To be labeled extra-virgin olive oil, the oil must contain less than 0.1 percent acidity. Some industrial producers press poorer-quality, late- harvest olives and put the oil through a chemical process that washes away and reduces the extra acid so it can still be labeled "extra-virgin." In other words, that bottle of $7.99 extra-virgin olive oil is heavily processed and nowhere in the same league as a $30 bottle. Olive oil is such an essential product, so make sure you use the good stuff.
In 1990, a group of Tuscan olive oil producers, led by my dear friend Bona de' Frescobaldi, created a consortium called Laudemio, establishing a new set of regulations to ensure that consumers are protected, which has now become the benchmark for quality standards all over the world. The label on a bottle of quality olive oil provides the olive oil's biography, much like a wine label tells about the wine in the bottle, and you'll be able to know if you're buying the real thing.
What's the best way to make sure the olive oil you're stocking in your pantry is the right kind? Check the back of the label and ask your specialty food store staff to advise you.
Whether you're on your own or at a shop with knowledgeable staff, check the label or talk to the salesperson about where the oil is from, the harvest date, and where it was pressed. Here's the information that should appear on the back label:
The name of the specific estate where the olives were grown.
The date and year the olives were hand-harvested and bottled.
That the olives were crushed by mechanical means at the frantoio (olive mill) on the estate twenty-four hours from the time they were hand-harvested.
A "best before" date shown prominently on the label or the bottle cap.
Many different factors can affect the growing of olives. Changes in climate can interfere with the growing season, the harvest, and production. Bad weather or an infestation of the olive fruit fly can result in no harvest at all. Sometimes the size of a farm can prove overwhelming for the family running it.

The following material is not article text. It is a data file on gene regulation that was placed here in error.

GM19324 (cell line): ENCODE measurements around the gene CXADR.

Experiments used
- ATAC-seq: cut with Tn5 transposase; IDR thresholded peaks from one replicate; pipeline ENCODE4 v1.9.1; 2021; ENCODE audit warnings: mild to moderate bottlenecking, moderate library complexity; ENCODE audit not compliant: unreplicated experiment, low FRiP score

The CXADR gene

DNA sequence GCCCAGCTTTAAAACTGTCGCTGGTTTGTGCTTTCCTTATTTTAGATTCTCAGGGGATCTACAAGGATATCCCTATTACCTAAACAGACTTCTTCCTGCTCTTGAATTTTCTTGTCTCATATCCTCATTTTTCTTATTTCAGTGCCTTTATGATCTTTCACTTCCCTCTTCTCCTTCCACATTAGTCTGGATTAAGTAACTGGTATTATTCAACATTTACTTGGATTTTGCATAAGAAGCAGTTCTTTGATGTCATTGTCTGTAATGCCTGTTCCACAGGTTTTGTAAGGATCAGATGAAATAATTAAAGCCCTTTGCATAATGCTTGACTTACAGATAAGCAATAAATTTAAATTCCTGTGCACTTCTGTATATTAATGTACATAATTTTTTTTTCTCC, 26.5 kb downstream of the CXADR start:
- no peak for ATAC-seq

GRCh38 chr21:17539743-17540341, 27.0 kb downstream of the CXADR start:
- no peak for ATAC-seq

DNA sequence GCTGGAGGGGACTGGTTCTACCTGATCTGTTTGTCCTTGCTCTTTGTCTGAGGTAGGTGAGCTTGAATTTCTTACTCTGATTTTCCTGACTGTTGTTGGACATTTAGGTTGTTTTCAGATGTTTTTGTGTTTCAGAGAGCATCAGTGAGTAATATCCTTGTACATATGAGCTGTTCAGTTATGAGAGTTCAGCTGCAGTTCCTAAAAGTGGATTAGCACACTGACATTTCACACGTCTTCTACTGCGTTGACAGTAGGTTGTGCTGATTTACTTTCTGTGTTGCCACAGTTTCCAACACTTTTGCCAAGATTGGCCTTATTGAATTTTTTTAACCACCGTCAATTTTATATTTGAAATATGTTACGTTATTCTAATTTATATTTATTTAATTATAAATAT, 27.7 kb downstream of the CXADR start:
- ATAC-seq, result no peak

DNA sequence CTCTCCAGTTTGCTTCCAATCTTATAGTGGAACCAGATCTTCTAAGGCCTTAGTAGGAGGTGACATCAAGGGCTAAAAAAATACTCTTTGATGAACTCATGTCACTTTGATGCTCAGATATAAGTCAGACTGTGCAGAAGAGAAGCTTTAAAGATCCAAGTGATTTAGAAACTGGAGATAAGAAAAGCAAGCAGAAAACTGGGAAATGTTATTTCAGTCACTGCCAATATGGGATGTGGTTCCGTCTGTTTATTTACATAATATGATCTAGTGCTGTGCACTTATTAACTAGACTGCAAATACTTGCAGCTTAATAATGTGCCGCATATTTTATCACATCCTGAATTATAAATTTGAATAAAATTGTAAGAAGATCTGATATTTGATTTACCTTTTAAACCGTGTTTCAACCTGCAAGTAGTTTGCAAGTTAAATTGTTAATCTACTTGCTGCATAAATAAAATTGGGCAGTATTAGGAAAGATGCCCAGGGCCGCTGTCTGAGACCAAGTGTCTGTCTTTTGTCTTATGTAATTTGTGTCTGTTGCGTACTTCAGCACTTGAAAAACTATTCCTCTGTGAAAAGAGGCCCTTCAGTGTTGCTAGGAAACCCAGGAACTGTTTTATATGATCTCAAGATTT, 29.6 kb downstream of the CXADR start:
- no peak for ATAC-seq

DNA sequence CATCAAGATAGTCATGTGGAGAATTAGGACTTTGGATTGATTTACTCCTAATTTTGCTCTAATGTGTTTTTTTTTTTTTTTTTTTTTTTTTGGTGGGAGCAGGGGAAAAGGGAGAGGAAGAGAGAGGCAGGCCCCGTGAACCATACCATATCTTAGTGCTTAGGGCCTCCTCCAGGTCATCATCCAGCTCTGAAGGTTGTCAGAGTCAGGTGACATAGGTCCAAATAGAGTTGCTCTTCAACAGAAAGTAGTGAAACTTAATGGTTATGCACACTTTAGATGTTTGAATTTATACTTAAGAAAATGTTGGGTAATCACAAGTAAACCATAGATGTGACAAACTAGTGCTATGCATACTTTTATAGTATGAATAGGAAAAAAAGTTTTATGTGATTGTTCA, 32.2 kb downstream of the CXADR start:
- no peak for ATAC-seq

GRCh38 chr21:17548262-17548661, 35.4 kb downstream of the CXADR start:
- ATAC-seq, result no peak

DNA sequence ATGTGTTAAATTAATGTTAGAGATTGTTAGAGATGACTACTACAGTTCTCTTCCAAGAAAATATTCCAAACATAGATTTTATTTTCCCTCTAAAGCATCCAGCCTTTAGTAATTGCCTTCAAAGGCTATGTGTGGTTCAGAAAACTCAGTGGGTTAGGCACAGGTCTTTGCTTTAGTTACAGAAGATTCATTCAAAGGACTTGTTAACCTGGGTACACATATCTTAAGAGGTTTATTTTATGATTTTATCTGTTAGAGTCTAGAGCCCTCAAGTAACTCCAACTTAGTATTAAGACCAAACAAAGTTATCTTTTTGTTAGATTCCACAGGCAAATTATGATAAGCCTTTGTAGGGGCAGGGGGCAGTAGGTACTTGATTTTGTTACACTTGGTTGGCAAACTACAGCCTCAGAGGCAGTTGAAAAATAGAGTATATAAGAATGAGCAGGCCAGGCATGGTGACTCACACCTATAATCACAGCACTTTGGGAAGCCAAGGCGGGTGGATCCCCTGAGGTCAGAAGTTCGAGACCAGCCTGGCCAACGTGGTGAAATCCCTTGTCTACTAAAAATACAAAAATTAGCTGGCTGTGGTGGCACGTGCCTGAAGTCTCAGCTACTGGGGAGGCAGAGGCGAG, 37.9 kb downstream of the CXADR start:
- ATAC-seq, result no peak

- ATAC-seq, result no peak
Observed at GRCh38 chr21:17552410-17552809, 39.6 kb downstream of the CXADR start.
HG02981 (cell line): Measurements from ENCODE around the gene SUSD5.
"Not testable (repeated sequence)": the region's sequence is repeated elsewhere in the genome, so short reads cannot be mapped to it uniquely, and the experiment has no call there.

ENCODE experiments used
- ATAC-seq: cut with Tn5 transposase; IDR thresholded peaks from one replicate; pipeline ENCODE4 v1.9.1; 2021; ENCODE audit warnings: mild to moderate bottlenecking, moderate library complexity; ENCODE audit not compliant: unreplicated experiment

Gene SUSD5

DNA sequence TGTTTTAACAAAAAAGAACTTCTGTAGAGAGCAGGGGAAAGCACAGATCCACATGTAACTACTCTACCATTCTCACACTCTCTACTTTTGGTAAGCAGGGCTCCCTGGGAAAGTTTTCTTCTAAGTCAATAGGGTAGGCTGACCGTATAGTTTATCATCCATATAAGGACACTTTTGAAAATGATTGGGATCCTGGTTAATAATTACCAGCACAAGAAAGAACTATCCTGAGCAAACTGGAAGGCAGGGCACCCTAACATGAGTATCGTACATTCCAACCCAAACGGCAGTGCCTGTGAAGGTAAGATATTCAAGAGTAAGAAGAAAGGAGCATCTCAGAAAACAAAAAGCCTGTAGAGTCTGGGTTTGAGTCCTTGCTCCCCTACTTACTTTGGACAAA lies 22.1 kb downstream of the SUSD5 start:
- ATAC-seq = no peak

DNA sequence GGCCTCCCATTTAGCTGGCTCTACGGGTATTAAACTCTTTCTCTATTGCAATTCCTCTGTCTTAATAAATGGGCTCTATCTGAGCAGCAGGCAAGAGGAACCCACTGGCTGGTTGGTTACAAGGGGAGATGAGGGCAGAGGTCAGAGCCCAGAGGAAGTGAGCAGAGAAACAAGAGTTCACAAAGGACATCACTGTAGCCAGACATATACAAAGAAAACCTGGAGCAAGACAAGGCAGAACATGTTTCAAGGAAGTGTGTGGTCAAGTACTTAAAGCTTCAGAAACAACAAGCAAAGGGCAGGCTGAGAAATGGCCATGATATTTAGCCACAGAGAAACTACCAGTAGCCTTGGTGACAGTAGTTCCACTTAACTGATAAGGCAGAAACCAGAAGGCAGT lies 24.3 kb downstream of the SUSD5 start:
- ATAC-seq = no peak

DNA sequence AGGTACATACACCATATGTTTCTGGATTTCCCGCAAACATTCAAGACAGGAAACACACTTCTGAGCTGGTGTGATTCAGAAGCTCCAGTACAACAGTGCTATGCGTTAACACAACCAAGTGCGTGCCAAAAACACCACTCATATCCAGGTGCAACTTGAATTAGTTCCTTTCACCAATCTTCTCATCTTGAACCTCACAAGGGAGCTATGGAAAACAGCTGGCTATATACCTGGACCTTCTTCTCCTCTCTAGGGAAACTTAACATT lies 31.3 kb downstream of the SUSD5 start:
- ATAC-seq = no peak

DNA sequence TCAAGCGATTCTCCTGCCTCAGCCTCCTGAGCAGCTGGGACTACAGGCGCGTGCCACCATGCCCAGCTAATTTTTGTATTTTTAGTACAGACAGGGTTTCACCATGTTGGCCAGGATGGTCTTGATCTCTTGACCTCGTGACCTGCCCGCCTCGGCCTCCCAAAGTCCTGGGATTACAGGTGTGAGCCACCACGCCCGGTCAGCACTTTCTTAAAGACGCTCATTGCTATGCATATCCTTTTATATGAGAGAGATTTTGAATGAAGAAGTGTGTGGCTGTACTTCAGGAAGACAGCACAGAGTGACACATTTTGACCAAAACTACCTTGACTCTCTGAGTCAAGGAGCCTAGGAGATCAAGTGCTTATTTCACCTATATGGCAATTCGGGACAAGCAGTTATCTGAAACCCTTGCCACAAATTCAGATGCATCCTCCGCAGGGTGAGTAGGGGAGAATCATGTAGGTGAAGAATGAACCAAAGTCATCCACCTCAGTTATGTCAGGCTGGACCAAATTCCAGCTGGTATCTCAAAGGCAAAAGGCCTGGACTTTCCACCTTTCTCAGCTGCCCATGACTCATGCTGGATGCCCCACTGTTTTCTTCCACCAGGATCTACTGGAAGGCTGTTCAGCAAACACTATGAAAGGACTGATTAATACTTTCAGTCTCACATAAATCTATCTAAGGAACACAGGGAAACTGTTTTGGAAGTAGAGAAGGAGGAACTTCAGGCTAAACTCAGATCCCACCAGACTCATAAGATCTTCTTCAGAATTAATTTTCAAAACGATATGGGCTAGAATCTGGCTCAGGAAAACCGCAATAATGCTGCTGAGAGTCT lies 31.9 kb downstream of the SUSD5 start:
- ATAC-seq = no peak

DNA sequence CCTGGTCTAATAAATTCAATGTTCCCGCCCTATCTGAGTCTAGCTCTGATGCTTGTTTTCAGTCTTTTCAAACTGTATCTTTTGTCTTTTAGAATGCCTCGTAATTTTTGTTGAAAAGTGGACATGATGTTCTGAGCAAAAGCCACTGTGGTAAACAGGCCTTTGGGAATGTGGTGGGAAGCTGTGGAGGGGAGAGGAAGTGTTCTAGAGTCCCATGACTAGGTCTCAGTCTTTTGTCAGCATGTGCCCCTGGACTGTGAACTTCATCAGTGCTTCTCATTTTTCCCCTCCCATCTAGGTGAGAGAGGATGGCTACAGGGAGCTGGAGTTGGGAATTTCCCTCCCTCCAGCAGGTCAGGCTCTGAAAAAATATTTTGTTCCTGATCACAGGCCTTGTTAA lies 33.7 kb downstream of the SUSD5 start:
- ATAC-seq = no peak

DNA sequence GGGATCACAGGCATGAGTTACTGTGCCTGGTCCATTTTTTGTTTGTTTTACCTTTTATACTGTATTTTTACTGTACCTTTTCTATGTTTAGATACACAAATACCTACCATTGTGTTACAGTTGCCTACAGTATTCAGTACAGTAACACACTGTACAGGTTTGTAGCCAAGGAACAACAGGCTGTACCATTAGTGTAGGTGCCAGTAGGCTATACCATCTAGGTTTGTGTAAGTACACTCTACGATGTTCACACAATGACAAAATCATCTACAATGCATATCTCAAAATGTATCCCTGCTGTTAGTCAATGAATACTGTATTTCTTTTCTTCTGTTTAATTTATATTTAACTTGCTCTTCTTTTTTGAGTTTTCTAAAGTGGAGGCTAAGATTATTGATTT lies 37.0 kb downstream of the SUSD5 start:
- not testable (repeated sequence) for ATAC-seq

For example, the Contini Bonacossi family, producer of Capezzana olive oil, owns 1,600 acres of olive trees in Tuscany. Tending to so many trees and so much land is a very labor intensive endeavor and just as anywhere in the world today, when it became too much for the family to care for their thousands of trees and harvest the olives for oil or find enough workers to do so, brother Filippo came up with a solution. Eighty families are allotted large parcels of the olive groves with trees to weed, protect, prune, and manage. When the olives are harvested in the fall, each family brings the fruit to the frantoio for pressing and the oil is split 50/50 between the farmers and the Contini Bonacossi family in a fair and rational way. The farmers use theirs throughout the year and gift it to relatives and friends, while the family ships many cases of Capezzana extra-virgin olive oil.
It is very important to buy products that are made by authentic people in an authentic way. Here is an example of what I mean by authentic producers:
In 2015, a fruit fly infestation and hailstorms devastated the entire crop. When the first farmers brought a small batch of the remaining olives to the mill at Capezzana, the oil was of such poor quality that the family had to make the the decision not to press any of the fruit that year. It was unimaginable for these Tuscans to be without their own olive oil for a year, and the Contini Bonacossi family feared that many of the farmers would quit the program the following year, but everyone returned in 2016 to tend their trees and harvest their olives and the oil is, as always, of superior quality.
In addition to the criteria previously mentioned, look for the area the olive oil comes from. Terroir — the term used in winemaking to describe the specific soil and climate of a vineyard — is also applicable to olive groves.
It helps to think about olive oil as a seasonal product, much like tomatoes and other fruits and vegetables. You should keep as many types of the four types of olive oil on hand (with a bonus fifth type in the fall) as you can. Throughout Autentico, I suggest the appropriate olive oil for each recipe, but if you only have one good one in your pantry, put it to use!
Cooking with Extra-Virgin Olive Oil
As November approaches and the olive oils on your shelf reach their "best before" dates, begin using them for cooking rather than finishing. The more you use good quality olive oil in your cooking, the better your food will taste. Trust me. There are plenty of great opportunities in the specialty food shops and markets around the world, where good olive oil is sold in specials or "buy 2 get 3." When shopping for cooking extra- virgin olive oil, look for olive oils that are from the previous year, usually sold in February and March by specialty food shops as shopkeepers make room for just-pressed oils. These are ideal for cooking, as long as they were stored at proper temperature — the same as storing red wine.